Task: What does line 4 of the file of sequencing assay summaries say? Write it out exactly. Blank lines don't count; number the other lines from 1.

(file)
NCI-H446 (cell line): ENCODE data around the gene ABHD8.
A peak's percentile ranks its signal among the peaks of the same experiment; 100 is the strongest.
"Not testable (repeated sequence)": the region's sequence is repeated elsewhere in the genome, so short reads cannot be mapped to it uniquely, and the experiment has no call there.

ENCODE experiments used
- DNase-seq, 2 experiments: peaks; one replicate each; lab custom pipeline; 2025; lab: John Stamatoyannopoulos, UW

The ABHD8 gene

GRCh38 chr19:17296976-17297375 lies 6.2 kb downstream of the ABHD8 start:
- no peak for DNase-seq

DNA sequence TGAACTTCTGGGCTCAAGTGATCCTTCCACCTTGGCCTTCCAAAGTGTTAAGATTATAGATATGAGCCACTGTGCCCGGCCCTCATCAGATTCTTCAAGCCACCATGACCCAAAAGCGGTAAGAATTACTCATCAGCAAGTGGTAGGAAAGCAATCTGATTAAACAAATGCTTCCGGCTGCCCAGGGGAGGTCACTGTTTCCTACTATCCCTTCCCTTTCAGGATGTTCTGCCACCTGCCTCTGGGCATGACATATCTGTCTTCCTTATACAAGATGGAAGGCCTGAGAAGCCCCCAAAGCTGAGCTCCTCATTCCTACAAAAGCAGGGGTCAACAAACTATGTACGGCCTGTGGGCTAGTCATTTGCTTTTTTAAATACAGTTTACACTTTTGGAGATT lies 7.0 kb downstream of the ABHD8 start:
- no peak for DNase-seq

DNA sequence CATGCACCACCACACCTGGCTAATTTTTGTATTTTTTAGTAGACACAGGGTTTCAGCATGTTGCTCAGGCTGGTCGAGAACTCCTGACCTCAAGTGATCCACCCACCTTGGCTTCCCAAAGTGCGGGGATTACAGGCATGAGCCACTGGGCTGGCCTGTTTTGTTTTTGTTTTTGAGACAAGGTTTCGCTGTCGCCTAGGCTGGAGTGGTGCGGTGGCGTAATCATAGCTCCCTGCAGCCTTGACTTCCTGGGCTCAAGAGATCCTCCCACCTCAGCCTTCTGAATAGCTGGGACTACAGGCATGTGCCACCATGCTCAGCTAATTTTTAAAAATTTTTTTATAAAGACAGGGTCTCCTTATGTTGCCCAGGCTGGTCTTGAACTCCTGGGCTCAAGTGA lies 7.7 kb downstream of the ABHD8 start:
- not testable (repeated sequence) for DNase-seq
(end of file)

ENCODE experiments used